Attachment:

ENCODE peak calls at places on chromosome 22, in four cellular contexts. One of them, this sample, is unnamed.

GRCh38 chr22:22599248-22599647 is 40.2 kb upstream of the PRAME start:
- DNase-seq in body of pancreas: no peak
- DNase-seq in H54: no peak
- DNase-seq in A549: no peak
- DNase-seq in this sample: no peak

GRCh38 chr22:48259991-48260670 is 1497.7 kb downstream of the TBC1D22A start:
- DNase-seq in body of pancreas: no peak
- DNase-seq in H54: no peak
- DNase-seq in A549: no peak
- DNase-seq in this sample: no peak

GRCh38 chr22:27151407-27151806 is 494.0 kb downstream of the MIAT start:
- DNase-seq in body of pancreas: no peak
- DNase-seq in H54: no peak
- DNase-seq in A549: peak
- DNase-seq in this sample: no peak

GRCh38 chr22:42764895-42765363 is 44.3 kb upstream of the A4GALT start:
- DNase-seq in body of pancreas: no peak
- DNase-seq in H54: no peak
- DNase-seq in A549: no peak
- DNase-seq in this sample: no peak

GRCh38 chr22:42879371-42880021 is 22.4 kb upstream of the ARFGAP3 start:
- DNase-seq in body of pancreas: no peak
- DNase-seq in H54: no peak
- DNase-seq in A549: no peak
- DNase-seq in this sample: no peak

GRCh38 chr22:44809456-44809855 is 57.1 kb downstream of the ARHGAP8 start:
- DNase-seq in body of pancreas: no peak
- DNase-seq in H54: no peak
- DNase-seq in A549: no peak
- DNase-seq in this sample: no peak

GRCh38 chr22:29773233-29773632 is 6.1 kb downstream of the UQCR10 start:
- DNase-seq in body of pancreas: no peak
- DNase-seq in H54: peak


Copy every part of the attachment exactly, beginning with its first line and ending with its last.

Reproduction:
ENCODE peak calls at places on chromosome 22, in four cellular contexts. One of them, this sample, is unnamed.

GRCh38 chr22:22599248-22599647 is 40.2 kb upstream of the PRAME start:
- DNase-seq in body of pancreas: no peak
- DNase-seq in H54: no peak
- DNase-seq in A549: no peak
- DNase-seq in this sample: no peak

GRCh38 chr22:48259991-48260670 is 1497.7 kb downstream of the TBC1D22A start:
- DNase-seq in body of pancreas: no peak
- DNase-seq in H54: no peak
- DNase-seq in A549: no peak
- DNase-seq in this sample: no peak

GRCh38 chr22:27151407-27151806 is 494.0 kb downstream of the MIAT start:
- DNase-seq in body of pancreas: no peak
- DNase-seq in H54: no peak
- DNase-seq in A549: peak
- DNase-seq in this sample: no peak

GRCh38 chr22:42764895-42765363 is 44.3 kb upstream of the A4GALT start:
- DNase-seq in body of pancreas: no peak
- DNase-seq in H54: no peak
- DNase-seq in A549: no peak
- DNase-seq in this sample: no peak

GRCh38 chr22:42879371-42880021 is 22.4 kb upstream of the ARFGAP3 start:
- DNase-seq in body of pancreas: no peak
- DNase-seq in H54: no peak
- DNase-seq in A549: no peak
- DNase-seq in this sample: no peak

GRCh38 chr22:44809456-44809855 is 57.1 kb downstream of the ARHGAP8 start:
- DNase-seq in body of pancreas: no peak
- DNase-seq in H54: no peak
- DNase-seq in A549: no peak
- DNase-seq in this sample: no peak

GRCh38 chr22:29773233-29773632 is 6.1 kb downstream of the UQCR10 start:
- DNase-seq in body of pancreas: no peak
- DNase-seq in H54: peak